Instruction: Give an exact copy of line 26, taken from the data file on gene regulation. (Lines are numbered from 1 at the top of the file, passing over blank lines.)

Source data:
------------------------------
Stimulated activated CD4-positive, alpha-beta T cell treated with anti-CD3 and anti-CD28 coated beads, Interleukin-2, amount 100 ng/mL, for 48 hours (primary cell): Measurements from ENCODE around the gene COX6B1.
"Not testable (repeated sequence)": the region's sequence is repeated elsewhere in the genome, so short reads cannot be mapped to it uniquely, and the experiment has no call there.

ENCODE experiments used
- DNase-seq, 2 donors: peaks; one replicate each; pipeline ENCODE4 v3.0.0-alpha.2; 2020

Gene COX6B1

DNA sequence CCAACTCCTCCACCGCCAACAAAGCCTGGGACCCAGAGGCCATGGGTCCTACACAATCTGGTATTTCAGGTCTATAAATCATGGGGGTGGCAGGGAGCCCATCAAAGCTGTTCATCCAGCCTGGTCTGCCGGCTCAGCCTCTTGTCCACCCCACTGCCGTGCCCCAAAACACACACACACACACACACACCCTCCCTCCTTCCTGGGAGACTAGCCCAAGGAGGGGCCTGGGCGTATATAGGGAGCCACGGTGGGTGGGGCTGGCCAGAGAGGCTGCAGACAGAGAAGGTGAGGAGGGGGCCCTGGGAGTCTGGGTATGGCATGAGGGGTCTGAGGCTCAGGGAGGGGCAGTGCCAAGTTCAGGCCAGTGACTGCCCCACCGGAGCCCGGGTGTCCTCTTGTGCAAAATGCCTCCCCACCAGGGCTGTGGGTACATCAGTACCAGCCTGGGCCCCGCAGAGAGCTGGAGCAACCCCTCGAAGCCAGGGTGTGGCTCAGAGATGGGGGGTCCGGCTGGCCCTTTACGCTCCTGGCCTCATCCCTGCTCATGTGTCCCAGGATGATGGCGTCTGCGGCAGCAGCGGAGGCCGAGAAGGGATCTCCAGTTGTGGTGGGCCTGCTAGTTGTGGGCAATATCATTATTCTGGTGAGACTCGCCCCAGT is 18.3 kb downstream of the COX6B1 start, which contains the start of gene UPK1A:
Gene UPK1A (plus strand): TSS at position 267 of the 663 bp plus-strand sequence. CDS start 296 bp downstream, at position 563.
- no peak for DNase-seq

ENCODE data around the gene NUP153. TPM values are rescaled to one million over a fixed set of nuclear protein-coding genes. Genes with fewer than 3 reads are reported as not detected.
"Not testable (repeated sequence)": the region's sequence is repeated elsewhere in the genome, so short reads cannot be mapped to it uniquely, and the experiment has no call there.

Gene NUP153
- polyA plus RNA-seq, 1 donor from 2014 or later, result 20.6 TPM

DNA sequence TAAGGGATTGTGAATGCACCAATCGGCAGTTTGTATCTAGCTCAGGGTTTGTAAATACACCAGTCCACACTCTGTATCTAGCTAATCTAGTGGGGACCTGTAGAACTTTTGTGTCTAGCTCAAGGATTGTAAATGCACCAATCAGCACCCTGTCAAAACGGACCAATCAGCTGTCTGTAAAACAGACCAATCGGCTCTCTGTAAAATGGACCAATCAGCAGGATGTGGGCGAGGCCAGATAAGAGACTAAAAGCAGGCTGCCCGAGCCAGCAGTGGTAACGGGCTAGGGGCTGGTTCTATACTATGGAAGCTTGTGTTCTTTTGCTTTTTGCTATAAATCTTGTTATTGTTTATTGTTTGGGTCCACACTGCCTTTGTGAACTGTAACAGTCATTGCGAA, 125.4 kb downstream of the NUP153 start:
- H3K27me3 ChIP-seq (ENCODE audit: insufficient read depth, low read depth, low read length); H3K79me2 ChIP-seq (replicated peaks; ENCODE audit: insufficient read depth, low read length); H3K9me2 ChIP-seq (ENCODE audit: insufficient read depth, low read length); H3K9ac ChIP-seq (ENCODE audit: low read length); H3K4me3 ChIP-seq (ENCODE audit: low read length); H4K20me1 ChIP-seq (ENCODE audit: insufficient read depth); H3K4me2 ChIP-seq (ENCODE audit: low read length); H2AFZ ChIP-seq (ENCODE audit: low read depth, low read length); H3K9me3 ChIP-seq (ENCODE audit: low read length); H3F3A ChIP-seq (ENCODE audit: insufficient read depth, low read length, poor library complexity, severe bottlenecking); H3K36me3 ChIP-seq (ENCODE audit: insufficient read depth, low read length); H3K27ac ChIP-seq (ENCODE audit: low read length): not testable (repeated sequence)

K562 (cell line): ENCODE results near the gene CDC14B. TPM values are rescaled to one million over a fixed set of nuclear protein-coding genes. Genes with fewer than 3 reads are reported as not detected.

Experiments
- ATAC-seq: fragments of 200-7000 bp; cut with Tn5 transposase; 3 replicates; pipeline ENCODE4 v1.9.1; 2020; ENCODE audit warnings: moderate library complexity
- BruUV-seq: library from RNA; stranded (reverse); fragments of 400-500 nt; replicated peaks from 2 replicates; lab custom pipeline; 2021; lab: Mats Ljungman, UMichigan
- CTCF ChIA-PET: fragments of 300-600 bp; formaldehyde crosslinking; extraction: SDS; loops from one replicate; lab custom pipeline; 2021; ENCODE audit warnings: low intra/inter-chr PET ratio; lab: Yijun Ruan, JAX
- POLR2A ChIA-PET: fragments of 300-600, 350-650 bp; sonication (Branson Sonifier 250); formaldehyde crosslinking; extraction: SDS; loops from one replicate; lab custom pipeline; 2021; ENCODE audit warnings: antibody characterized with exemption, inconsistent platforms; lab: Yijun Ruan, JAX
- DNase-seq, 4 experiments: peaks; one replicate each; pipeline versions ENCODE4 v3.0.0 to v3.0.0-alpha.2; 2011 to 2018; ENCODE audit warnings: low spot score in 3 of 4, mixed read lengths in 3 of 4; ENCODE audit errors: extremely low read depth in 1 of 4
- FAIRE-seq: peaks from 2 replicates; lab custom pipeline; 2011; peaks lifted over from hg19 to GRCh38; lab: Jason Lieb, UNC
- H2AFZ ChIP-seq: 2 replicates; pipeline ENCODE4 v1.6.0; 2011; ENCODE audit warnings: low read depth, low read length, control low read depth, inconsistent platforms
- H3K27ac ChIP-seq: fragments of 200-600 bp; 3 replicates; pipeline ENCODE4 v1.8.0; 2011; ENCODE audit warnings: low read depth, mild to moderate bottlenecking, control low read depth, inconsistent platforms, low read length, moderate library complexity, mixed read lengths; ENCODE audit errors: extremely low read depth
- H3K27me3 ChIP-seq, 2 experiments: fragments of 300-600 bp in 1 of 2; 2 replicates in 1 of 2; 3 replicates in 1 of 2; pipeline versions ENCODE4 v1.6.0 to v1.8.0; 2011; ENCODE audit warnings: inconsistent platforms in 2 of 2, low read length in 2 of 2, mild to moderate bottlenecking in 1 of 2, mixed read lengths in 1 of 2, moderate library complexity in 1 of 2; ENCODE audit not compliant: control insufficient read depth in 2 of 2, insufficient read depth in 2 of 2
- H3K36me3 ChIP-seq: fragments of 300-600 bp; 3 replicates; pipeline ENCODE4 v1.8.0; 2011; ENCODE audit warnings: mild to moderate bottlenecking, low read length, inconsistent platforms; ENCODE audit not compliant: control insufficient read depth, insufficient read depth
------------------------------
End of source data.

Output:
- H3K36me3 ChIP-seq: fragments of 300-600 bp; 3 replicates; pipeline ENCODE4 v1.8.0; 2011; ENCODE audit warnings: mild to moderate bottlenecking, low read length, inconsistent platforms; ENCODE audit not compliant: control insufficient read depth, insufficient read depth